On the menu today: A Marine officer in the brig demonstrates the U.S. government’s twisted sense of “accountability” for the calamitous withdrawal from Afghanistan; the new Taliban continue to act just like the old Taliban; the much-touted “over-the-horizon” ability to fight terrorism fails to manifest; and a story about Beto O’Rourke that should never be forgotten.
Our Government’s Twisted Sense of ‘Accountability’ for Afghanistan
The Pentagon is indeed holding someone accountable in connection to the national humiliation in Afghanistan and abandonment of U.S. citizens, green-card holders, and Afghan allies to the Taliban. Unfortunately, that person is . . . a Marine who demanded someone be held accountable for our national humiliation in Afghanistan:
Lt. Col. Stuart Scheller, the Marine officer whose meteoric rise to internet fandom began with a video criticizing military leadership over Afghanistan, is currently in the brig, his father told Task & Purpose.
“All our son did is ask the questions that everybody was asking themselves, but they were too scared to speak out loud,” said Stu Scheller Sr. “He was asking for accountability. In fact, I think he even asked for an apology that we made mistakes, but they couldn’t do that, which is mind-blowing.”
He said that his son is expected to appear before a military hearing on Thursday.
“They had a gag order on him and asked him not to speak,” the senior Scheller said. “He did, and they incarcerated him. They don’t know what to do with him.”
After this story was first published, the Marine Corps issued a statement confirming that Scheller has been sent to the brig.
“Lt. Col. Stuart Scheller Jr. is currently in pre-trial confinement in the Regional Brig for Marine Corps Installations East aboard Marine Corps Base Camp Lejeune pending an Article 32 preliminary hearing,” said Capt. Sam Stephenson, a spokesman for Training and Education Command. “The time, date, and location of the proceedings have not been determined. Lt. Col. Scheller will be afforded all due process.”
On August 26, Scheller posted on his Facebook page, “I’m not making this video because it’s potentially an emotional time,” continued Scheller, a veteran of the wars in Iraq and Afghanistan who’s held billets as a commander at platoon, company, and battalion levels. “I’m making it because I have a growing discontent and contempt for my perceived ineptitude at the foreign policy level. And I want to specifically ask some questions to some of my senior leaders.”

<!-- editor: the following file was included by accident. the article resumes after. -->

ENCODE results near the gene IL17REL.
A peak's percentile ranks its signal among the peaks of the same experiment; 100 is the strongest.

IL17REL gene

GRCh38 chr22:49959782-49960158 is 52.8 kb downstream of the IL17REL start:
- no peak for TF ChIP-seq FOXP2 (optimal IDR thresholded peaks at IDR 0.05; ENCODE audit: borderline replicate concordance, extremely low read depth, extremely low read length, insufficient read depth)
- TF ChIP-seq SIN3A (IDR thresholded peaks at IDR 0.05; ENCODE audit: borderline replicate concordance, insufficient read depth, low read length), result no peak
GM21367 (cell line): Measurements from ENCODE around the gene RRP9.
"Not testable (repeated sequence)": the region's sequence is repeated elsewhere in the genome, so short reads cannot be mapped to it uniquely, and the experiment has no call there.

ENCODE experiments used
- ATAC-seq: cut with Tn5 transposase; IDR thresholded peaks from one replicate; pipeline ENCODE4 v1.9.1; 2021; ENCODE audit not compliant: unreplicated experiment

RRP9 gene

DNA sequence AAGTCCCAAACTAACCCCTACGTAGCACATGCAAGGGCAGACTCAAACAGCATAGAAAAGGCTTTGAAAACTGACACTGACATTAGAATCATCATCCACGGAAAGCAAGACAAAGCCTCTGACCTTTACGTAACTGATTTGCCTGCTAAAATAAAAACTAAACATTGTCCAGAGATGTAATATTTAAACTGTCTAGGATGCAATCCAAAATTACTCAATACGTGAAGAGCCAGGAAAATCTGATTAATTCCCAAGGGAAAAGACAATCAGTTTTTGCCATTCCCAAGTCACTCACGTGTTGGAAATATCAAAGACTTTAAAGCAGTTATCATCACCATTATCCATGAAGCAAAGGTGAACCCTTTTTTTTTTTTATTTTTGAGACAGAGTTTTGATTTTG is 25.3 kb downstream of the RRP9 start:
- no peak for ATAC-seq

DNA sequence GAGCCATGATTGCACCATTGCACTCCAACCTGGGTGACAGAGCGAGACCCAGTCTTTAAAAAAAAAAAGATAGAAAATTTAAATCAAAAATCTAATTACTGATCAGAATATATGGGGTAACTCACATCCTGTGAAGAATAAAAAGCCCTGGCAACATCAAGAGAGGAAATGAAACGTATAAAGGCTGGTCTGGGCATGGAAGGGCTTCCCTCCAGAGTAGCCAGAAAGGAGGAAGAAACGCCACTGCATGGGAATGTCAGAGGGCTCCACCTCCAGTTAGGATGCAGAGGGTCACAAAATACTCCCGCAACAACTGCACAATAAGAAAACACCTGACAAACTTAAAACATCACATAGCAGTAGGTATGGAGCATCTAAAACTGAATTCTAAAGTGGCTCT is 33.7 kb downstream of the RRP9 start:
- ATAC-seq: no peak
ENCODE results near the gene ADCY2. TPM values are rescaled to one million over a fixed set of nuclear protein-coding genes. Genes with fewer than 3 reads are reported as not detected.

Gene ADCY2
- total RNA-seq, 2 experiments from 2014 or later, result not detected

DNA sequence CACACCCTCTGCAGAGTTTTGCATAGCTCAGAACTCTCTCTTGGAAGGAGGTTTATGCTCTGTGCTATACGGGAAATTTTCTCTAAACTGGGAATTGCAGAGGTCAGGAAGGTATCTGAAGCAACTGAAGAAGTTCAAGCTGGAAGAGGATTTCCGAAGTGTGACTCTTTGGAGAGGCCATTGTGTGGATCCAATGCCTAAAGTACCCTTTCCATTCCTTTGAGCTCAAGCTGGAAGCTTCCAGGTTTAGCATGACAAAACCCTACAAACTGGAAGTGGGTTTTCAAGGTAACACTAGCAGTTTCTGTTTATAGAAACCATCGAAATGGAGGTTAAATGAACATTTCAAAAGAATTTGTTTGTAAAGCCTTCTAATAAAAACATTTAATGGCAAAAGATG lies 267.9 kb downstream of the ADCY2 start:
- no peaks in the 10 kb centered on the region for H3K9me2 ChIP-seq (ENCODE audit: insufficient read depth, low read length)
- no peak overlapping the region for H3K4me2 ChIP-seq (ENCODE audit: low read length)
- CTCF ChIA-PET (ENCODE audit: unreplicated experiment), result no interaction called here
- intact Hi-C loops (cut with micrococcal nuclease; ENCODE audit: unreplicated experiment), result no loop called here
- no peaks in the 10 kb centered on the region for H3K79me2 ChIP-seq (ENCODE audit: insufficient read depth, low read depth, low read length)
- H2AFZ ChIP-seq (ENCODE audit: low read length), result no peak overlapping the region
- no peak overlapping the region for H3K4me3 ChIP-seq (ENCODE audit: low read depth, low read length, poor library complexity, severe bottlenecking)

The reason people are so upset on social media right now is not because the Marine on the battlefield let someone down. That service member always rose to the occasion and has done extraordinary things. People are upset because their senior leaders let them down and none of them are raising their hands and accepting accountability or saying, ‘we messed this up.’
If an O-5 battalion commander has the simplest live fire incident, EO complaint. Boom. Fired.
But we have a Secretary of Defense that testified to Congress in May that the Afghan National Security Forces could withstand the Taliban advance. We have Chairmen of the Joint Chiefs — who the commandant is a member of that — who’s supposed to advise on military policy. We have a Marine combatant commander. All of these people are supposed to advise. And I’m not saying we’ve got to be in Afghanistan forever, but I am saying: Did any of you throw your rank on the table and say ‘hey, it’s a bad idea to evacuate Bagram Airfield, a strategic airbase, before we evacuate everyone.’ Did anyone do that? And when you didn’t think to do that, did anyone raise their hand and say ‘we completely messed this up?’”